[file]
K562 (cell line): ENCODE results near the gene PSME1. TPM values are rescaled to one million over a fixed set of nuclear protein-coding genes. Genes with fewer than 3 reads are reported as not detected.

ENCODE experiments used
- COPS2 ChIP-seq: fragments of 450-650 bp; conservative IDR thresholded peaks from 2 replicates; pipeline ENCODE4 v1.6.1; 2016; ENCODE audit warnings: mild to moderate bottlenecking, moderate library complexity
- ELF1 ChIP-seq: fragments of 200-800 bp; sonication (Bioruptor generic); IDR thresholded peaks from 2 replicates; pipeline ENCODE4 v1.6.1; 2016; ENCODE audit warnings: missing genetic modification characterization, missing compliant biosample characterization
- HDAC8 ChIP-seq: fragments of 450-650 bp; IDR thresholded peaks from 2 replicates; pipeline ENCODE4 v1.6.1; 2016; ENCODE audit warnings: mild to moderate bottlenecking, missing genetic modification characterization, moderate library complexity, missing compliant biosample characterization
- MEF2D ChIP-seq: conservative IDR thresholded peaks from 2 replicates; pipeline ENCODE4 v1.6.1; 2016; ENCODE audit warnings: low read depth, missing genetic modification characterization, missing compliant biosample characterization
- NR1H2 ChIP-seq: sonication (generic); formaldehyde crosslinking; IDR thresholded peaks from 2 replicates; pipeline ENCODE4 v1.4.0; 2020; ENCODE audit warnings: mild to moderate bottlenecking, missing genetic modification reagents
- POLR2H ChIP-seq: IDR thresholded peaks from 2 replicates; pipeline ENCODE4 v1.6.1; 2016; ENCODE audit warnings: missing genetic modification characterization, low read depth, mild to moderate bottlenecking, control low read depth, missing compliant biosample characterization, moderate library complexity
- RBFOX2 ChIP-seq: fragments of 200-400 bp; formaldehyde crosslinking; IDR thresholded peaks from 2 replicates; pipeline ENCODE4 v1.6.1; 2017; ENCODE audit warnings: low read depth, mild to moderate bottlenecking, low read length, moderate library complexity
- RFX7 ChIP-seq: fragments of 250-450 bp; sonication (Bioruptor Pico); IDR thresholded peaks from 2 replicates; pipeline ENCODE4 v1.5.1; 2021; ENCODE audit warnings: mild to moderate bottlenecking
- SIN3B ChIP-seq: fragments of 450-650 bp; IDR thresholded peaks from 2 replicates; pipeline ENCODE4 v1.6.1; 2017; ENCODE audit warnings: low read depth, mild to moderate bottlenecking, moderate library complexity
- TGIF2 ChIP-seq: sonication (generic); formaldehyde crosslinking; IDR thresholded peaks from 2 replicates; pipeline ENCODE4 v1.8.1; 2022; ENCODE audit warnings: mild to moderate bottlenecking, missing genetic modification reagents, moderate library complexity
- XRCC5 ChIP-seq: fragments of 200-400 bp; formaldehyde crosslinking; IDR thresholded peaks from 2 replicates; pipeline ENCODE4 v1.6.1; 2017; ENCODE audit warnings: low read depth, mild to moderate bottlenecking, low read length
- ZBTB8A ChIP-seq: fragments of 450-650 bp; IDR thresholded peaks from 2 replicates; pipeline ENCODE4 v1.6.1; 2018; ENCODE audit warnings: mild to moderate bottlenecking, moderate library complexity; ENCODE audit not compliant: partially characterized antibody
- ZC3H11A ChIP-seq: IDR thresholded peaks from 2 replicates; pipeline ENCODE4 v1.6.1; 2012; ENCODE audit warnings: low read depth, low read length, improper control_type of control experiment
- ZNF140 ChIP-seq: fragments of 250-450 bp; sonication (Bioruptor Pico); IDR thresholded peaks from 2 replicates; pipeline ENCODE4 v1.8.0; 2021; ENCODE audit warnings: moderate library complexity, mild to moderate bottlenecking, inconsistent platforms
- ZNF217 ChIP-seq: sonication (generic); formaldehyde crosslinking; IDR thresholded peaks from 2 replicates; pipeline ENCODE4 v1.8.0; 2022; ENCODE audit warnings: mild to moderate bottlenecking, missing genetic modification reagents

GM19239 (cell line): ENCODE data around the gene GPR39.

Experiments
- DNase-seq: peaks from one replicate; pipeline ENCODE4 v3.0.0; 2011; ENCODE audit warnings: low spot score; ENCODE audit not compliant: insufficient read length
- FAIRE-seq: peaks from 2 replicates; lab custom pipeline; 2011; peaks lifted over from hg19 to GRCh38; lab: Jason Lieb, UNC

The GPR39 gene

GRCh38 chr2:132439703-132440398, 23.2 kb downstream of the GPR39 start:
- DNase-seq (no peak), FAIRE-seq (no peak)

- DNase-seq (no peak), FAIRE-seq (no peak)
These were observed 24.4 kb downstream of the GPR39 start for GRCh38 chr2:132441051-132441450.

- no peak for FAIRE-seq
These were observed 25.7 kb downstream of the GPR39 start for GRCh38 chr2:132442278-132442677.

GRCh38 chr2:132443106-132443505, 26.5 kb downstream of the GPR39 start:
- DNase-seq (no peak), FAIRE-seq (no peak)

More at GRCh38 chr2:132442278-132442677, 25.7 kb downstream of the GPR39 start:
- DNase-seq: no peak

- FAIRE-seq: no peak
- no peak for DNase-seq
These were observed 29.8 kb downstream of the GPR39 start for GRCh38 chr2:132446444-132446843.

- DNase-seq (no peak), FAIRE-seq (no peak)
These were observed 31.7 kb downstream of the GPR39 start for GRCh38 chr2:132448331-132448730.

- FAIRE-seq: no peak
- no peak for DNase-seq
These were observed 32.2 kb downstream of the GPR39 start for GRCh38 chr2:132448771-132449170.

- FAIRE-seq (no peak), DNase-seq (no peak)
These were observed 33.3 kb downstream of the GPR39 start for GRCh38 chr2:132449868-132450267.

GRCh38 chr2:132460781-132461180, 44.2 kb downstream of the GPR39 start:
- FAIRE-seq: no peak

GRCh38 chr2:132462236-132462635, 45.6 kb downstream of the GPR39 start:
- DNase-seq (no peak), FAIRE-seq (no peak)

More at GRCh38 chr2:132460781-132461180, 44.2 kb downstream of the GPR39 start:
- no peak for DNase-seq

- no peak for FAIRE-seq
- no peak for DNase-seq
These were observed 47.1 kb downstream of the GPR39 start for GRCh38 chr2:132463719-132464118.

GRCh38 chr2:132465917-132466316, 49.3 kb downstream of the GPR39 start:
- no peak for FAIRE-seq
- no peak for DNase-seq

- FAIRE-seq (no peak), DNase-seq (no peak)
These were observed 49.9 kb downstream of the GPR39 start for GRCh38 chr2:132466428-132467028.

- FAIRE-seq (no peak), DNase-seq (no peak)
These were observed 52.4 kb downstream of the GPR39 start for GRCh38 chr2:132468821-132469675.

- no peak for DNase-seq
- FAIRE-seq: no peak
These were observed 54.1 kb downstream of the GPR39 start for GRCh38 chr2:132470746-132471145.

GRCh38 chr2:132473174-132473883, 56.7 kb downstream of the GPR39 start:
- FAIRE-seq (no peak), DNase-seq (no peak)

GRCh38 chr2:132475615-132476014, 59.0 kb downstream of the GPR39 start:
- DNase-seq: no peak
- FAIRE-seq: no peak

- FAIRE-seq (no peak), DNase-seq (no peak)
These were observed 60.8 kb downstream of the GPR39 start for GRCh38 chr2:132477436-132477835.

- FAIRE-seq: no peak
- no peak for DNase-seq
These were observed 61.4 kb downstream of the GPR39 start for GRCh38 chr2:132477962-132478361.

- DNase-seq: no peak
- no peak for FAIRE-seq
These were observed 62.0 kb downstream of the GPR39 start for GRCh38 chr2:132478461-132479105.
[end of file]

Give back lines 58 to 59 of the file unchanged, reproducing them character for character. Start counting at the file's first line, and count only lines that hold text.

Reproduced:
These were observed 52.4 kb downstream of the GPR39 start for GRCh38 chr2:132468821-132469675.

- no peak for DNase-seq